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The Athens Clarke County Sexual Assault Nurse Examiners, Inc. (ACC SANE) holds its inaugural fashion show and silent auction on March 16 at 7pm at Akademia Brewing Company in Athens. The benefit is called “What They Were Wearing.” This title has two meanings. First, it was chosen to dispel the victim-blaming myth that the clothing someone is wearing somehow invites a sexual assault. The survivors of sexual assault and rape are not responsible for their attack. Second, the title highlights the fundraising aspect of the show. Models include high profile individuals from Walton, Clarke, Oconee, Barrow and other surrounding Counties. These models will showcase spring clothing lines from local retailers.

The event will raise money for ACC SANE, which provides numerous services including medical services for the evaluation of victims of sexual assault and abuse. District Attorney Randy McGinley and Walton County Sheriff’s Department Investigator Alicia Chandler will be two of the models for the benefit. While tickets for the fashion show are sold out, but Walton County residents can still participate and raise money for ACC SANE.

District Attorney Randy McGinley, elected to serve both Walton and Newton Counties, has spent much of his career handling cases involving rape and sexual assault. “Our society has come a long way in how it views sexual assault. However, we still hear ‘what was she wearing?’ or ‘she didn’t act like a rape victim.’ The District Attorney’s Office handles cases involving sexual assault in a way that minimizes any re-victimization of the survivor of the assault. Our prosecutors, victim advocates, and investigators are highly experienced and highly trained in handling the most difficult of these cases.” McGinley said. “I also believe that working together with great organizations like ACC SANE, our law enforcement partners, and other organizations that serve Walton County leads to the best outcomes in sexual assault cases. I am looking forward to ‘modeling’ for this extremely important event.”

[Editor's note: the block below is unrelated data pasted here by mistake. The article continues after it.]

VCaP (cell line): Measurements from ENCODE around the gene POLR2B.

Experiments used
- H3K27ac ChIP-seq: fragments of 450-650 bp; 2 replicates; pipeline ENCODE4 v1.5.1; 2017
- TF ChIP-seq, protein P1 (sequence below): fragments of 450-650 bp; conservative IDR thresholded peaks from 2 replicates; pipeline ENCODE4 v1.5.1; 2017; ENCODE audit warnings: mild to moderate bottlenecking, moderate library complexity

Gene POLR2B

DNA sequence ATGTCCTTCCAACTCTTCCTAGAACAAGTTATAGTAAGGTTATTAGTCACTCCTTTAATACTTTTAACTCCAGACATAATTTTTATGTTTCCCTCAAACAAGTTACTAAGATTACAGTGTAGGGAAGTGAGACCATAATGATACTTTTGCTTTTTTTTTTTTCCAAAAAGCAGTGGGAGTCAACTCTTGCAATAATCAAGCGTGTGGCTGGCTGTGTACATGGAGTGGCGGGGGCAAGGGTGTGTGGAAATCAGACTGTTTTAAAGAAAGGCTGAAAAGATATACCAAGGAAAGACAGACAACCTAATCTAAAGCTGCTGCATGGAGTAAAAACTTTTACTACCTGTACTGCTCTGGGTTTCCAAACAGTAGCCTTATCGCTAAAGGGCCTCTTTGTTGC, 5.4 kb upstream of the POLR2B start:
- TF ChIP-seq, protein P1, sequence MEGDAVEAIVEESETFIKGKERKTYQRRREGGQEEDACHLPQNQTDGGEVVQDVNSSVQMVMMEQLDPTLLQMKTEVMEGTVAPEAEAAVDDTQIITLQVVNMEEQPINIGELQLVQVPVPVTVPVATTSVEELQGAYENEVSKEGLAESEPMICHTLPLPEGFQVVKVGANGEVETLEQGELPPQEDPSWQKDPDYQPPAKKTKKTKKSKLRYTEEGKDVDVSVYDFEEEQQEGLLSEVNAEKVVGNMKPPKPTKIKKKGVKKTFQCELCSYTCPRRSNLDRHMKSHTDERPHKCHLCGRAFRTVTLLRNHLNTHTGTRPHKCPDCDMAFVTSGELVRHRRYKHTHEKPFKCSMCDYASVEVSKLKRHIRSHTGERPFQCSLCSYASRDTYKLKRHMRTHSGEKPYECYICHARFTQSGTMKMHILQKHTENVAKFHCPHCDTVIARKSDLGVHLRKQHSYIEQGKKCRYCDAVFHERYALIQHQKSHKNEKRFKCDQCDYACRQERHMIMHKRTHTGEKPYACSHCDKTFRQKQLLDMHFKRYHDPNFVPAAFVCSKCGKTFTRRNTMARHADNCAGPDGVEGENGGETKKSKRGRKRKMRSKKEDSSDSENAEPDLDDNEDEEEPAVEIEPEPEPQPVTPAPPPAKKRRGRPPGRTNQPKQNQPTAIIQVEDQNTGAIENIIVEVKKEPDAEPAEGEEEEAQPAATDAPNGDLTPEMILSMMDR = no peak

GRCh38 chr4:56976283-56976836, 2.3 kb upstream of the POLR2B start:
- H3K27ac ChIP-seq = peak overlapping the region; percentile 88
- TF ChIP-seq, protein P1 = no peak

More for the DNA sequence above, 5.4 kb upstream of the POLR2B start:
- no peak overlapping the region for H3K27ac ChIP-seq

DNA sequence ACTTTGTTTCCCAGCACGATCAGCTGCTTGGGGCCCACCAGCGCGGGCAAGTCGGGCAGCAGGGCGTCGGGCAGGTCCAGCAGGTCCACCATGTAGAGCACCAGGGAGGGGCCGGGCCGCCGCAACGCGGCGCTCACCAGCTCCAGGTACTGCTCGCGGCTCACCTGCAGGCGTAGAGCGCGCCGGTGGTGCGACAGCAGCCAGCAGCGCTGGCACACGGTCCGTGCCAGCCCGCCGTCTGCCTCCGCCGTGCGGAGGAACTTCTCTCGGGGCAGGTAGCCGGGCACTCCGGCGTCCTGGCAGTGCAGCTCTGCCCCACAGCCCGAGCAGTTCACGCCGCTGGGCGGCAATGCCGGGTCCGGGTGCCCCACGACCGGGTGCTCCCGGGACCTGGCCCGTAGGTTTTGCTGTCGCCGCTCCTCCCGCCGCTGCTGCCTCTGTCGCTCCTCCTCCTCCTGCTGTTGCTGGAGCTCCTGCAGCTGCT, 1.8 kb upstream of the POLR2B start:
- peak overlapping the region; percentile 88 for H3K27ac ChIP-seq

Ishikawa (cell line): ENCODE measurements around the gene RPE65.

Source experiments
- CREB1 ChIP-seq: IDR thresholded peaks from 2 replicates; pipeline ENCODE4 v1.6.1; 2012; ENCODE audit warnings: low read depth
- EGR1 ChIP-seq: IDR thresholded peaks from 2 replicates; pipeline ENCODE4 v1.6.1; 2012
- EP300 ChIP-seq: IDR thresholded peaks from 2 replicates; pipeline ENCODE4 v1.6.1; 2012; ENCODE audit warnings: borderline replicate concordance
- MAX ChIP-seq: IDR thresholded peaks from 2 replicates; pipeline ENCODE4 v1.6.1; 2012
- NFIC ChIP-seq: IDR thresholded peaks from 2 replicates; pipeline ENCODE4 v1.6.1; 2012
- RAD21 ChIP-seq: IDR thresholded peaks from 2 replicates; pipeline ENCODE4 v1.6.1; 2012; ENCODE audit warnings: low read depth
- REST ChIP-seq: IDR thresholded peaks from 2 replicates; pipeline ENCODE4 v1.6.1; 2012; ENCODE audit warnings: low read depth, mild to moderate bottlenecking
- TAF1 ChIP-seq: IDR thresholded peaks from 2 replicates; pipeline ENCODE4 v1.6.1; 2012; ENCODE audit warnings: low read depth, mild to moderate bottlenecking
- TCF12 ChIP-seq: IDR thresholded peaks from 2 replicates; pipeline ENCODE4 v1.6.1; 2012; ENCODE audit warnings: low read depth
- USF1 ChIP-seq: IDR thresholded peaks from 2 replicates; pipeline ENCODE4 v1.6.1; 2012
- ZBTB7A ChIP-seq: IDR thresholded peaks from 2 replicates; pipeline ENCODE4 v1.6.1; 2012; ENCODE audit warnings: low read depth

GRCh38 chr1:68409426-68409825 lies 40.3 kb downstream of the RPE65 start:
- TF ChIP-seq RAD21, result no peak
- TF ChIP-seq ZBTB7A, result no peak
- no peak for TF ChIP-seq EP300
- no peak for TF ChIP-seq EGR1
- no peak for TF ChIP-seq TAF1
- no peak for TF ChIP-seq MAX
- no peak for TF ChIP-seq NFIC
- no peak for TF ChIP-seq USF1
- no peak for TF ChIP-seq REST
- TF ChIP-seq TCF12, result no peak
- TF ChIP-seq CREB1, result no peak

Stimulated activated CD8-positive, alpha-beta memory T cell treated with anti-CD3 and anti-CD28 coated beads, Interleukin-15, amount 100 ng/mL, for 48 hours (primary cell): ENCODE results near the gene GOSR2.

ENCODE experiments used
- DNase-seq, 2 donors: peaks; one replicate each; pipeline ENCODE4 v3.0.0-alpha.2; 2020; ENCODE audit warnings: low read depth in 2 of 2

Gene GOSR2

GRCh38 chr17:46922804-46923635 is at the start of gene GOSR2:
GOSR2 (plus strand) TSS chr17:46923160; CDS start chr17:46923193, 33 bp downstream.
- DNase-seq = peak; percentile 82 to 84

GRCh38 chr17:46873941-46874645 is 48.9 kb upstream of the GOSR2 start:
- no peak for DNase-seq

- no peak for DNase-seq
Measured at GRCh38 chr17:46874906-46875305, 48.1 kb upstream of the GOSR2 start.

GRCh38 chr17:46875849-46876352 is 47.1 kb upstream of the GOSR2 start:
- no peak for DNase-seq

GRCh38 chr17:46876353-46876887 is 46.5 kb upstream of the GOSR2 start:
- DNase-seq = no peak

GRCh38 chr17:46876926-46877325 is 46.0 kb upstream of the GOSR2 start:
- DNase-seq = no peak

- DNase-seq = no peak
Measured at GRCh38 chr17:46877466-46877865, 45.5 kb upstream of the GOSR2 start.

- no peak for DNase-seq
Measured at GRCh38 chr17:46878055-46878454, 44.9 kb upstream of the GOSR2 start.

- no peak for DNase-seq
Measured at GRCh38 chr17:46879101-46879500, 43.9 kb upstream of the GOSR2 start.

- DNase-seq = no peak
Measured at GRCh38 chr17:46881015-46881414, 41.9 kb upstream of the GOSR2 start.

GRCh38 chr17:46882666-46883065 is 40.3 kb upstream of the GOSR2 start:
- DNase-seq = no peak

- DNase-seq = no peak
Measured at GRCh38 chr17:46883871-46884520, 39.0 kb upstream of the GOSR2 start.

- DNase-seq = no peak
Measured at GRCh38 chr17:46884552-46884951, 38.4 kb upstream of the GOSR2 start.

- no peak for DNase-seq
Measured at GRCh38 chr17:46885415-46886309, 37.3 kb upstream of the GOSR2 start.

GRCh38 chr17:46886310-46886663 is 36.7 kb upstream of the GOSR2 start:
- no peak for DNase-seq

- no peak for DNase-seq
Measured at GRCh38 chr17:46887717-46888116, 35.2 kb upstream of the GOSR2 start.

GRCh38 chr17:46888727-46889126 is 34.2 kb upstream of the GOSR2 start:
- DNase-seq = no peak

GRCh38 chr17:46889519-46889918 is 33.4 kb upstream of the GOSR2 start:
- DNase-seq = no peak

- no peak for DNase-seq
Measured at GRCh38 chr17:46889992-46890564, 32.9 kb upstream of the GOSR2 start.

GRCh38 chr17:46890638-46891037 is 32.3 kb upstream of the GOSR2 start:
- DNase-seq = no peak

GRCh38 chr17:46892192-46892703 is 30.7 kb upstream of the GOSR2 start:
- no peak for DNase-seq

Investigator Alicia Chandler has been involved in sexual assault and rape cases both as a law enforcement investigator and a forensic interviewer of child victims of sexual and physical abuse. About the What They Were Wearing event, Chandler said, “I am honored to be involved in this because of the 1700 children that I have met in my career and shared their story. They are more brave than most of us will ever be. I am participating to show families that there is a very wide range of how victims of sexual assault respond and that there is no ‘normal’ response to such abuse.”

District Attorney McGinley added that one of the first sexual assault trials he ever handled in Walton County was a case that Inv. Chandler was the lead detective. It involved charges of rape and child molestation involving multiple victims by a man who had been a foster parent in Walton County. Working together on that case and numerous cases since then, both McGinley and Chandler have always strived to put victims and survivors of sexual assault first.

If you would like to find out more about the event and the models, visit:

Links for District Attorney McGinley and Investigator Chandler:

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District Attorney Randy McGinley announces that Senior Assistant District Attorney Alex Stone will be circuit-wide Gang/Gun Violence Prosecutor:

Every day we hear and see news about gang and gun violence across our country and in our State. While Newton and Walton Counties are great communities to live and work in, we are not immune from these issues. Sadly, some of our own communities and community members have been greatly and negatively affected by this.

The entire Circuit has come together to address this issue. Recently, Newton County, Walton County, the City of Covington, and the City of Monroe agreed to jointly fund a position with the DA’s office that can focus on Gang and Gun violence across BOTH Counties. Senior Assistant DA Alex Stone is filling this important role. She has handled criminal matters in both counties, including gang crimes, serious violent crime, sex crimes, and murders. She is a perfect fit for this position which will include working closely with all local law enforcement agencies, as well as state and federal agencies. Alex’s abilities in and out of the courtroom will be a great benefit to Newton and Walton Counties.